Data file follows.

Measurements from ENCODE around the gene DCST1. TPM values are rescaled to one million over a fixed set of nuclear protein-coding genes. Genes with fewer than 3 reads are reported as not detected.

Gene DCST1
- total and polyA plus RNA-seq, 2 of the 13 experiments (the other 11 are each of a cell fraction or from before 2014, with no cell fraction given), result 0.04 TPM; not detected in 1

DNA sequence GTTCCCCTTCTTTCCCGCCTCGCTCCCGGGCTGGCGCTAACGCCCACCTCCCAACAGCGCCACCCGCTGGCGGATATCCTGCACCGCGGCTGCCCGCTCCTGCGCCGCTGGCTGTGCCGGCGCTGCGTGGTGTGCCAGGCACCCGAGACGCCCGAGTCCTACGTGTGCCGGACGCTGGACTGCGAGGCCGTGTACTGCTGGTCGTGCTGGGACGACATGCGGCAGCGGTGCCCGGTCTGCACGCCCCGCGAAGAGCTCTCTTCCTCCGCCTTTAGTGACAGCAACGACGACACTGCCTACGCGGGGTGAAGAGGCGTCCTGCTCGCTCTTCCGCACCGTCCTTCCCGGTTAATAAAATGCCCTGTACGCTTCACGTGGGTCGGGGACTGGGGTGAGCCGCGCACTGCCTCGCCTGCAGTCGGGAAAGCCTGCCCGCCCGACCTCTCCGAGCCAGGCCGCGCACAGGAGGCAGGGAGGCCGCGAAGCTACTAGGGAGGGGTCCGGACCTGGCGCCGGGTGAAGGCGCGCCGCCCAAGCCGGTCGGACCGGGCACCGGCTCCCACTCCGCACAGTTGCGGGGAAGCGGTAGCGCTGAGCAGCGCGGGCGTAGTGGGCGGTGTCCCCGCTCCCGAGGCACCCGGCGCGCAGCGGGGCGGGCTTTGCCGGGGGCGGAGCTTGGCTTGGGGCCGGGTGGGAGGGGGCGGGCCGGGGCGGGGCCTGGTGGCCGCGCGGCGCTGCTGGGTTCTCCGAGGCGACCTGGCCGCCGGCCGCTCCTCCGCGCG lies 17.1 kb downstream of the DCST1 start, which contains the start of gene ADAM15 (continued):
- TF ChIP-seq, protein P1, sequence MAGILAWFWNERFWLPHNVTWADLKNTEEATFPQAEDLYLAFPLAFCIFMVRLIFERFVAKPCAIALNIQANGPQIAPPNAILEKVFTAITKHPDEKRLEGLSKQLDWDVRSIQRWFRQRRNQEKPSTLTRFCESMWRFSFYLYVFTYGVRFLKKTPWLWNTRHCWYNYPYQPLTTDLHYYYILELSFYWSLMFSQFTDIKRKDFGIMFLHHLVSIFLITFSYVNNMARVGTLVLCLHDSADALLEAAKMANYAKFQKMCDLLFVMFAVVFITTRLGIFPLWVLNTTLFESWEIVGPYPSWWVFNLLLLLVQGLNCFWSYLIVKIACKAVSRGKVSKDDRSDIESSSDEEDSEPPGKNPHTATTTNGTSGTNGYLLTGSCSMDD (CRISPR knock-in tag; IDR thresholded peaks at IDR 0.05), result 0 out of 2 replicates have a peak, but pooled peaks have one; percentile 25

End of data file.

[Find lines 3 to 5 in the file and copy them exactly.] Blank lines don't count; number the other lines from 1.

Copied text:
- total and polyA plus RNA-seq, 2 of the 13 experiments (the other 11 are each of a cell fraction or from before 2014, with no cell fraction given), result 0.04 TPM; not detected in 1

DNA sequence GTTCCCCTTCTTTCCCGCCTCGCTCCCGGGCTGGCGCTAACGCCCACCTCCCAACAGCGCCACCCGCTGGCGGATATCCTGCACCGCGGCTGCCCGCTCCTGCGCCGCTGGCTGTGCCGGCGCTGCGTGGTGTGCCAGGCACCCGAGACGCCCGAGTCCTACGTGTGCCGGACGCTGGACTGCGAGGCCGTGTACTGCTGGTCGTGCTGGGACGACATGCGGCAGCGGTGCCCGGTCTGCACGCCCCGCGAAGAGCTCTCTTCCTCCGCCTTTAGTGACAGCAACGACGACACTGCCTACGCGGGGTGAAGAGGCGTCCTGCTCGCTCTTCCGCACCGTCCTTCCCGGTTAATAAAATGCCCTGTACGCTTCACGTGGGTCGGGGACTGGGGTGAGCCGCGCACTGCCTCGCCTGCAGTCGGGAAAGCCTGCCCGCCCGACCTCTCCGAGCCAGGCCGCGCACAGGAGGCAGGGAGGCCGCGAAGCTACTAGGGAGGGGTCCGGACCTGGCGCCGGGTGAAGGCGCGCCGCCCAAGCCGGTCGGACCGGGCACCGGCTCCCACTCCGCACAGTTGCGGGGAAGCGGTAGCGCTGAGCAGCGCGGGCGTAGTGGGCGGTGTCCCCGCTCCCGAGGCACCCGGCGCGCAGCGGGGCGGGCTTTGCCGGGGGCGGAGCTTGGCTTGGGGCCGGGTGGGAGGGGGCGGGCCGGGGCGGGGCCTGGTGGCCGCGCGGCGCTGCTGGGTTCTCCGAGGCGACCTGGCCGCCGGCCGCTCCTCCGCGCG lies 17.1 kb downstream of the DCST1 start, which contains the start of gene ADAM15 (continued):
- TF ChIP-seq, protein P1, sequence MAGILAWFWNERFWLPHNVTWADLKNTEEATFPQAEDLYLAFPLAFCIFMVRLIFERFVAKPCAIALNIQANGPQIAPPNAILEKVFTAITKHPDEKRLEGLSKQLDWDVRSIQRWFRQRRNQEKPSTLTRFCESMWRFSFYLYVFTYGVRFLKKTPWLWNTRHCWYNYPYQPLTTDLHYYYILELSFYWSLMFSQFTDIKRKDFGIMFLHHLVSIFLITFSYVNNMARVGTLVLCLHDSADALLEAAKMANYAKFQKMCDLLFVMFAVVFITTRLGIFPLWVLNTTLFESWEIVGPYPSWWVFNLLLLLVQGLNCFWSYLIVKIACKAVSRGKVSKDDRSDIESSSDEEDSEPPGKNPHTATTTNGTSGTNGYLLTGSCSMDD (CRISPR knock-in tag; IDR thresholded peaks at IDR 0.05), result 0 out of 2 replicates have a peak, but pooled peaks have one; percentile 25